By Jessica Kelmon, Associate Editor
Want to invest in your child’s future? Put away your wallet (for this one) – and give your child a hug.
A new study by child psychologists and neuroscientists at Washington University School of Medicine examined the brains of school-aged children and found the kids whose mothers nurtured them early in life have a larger hippocampus than kids who weren't as nurtured by their parents. In case you missed our series on the inner workings of your child’s brain, the hippocampus is integral to your child’s memory, learning, and stress response. According to the study, this portion of the brain is substantially larger – up to 10 percent larger, in fact – in nurtured kids.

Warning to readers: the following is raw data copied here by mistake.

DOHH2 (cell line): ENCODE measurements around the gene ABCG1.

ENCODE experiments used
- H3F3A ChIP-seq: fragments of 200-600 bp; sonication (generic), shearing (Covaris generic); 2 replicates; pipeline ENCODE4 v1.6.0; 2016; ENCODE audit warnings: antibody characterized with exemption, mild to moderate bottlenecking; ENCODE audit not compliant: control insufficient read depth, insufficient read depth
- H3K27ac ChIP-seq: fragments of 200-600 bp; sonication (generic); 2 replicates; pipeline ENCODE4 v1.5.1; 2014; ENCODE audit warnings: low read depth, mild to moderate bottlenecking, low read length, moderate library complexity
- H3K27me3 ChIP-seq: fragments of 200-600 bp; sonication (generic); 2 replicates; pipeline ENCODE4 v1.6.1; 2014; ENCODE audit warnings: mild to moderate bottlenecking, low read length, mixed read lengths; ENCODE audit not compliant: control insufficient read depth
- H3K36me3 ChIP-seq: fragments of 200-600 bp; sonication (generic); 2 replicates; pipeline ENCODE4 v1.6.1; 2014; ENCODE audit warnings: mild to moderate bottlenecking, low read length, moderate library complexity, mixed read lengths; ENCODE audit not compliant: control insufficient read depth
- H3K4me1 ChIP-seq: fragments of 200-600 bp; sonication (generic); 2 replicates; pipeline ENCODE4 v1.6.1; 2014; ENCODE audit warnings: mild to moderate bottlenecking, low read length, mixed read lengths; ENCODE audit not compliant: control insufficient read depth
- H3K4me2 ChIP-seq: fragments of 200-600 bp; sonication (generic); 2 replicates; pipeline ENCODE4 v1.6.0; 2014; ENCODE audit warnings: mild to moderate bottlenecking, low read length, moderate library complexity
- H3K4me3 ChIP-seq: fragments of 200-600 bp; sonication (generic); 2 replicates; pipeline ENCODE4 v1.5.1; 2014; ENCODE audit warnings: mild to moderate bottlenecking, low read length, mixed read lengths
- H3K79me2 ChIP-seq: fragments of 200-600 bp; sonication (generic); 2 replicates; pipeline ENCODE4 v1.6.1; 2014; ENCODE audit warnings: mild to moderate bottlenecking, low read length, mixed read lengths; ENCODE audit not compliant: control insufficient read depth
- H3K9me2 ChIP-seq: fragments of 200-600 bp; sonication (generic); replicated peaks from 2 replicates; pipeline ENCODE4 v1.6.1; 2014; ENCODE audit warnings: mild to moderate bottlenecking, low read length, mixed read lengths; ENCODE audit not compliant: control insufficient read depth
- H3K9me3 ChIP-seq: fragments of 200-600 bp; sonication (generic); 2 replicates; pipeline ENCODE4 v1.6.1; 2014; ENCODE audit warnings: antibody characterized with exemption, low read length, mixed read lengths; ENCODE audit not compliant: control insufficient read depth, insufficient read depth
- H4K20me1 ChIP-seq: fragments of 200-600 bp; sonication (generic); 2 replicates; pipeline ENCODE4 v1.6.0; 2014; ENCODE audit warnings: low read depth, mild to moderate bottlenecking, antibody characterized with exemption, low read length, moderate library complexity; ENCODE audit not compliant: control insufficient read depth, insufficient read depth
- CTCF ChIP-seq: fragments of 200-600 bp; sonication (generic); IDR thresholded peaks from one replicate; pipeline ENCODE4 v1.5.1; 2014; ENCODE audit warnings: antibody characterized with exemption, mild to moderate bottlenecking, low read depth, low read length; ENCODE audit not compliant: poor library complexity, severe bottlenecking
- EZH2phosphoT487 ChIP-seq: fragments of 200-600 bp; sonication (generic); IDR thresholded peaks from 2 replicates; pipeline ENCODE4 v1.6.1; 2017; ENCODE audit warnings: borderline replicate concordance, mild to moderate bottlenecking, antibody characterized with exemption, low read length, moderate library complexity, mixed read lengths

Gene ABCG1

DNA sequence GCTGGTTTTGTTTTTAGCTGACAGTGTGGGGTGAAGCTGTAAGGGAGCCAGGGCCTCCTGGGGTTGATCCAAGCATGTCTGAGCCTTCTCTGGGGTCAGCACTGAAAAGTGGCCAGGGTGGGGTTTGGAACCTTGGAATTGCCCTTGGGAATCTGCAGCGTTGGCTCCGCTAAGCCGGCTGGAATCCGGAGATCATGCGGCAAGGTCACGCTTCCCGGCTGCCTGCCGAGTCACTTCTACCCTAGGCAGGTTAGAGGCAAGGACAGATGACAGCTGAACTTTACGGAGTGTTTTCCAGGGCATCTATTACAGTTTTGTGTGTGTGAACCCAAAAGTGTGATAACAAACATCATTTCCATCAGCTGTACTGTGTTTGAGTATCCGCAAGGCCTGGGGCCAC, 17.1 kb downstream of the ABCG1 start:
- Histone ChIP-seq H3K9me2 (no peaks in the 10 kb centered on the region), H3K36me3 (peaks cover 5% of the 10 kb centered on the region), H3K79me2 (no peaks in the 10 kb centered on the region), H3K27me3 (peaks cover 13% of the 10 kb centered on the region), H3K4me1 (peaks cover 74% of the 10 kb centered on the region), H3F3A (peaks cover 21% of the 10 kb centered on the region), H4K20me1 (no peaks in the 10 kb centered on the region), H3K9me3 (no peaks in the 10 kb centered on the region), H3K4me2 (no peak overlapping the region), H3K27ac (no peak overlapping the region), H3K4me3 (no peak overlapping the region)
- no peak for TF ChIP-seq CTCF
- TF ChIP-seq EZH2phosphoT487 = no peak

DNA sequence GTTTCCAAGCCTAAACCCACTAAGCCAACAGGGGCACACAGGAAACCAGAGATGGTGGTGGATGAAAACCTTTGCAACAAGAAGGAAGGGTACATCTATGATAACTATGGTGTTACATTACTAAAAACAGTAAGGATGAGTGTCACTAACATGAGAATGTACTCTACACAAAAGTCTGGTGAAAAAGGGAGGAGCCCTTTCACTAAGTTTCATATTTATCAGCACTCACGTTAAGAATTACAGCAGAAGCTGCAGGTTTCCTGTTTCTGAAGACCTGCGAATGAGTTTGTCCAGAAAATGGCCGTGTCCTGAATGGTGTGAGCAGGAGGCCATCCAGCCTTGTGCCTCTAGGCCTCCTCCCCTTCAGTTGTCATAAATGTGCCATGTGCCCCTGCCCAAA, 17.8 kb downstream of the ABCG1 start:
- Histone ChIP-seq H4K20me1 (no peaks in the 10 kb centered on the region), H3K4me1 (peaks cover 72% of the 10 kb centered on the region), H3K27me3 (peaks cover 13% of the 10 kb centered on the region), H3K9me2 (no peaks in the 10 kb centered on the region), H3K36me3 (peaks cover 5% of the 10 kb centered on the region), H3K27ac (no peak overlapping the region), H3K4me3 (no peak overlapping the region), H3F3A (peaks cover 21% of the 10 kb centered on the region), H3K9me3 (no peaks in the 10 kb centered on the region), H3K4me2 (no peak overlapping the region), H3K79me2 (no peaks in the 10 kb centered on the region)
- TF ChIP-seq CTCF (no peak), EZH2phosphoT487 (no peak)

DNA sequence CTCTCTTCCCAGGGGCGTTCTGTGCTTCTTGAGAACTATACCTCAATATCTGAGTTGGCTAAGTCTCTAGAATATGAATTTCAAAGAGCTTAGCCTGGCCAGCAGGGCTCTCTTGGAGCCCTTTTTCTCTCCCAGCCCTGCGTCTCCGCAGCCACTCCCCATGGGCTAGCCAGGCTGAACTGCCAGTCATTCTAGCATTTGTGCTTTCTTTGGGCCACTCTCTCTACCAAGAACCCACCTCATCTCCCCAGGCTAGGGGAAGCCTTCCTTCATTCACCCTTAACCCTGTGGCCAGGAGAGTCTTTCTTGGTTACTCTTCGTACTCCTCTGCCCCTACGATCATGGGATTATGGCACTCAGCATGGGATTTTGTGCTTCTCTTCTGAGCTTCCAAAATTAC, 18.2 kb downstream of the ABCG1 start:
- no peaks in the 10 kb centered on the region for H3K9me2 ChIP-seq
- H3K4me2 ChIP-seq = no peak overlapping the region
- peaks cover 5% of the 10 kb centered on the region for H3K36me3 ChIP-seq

Don’t let the warm and fuzzy results of this study detract from its groundbreaking findings: until now, there wasn’t any scientific proof that parental love could change brain anatomy. But it can. And in the area of the brain that assists in learning.
While the research specifically looked at moms’ nurturing (which includes hugs), the scientists noted that the positive benefits from hugs and other nurturing behavior are likely to be the same with any primary caregiver, including dads and grandparents.
So what are you waiting for? Go hug it out! Hugs only take a moment, they’re easy and fun. And the payoff is priceless, but not immeasurable. And it may be the biggest brain boost you’ll give your child all day.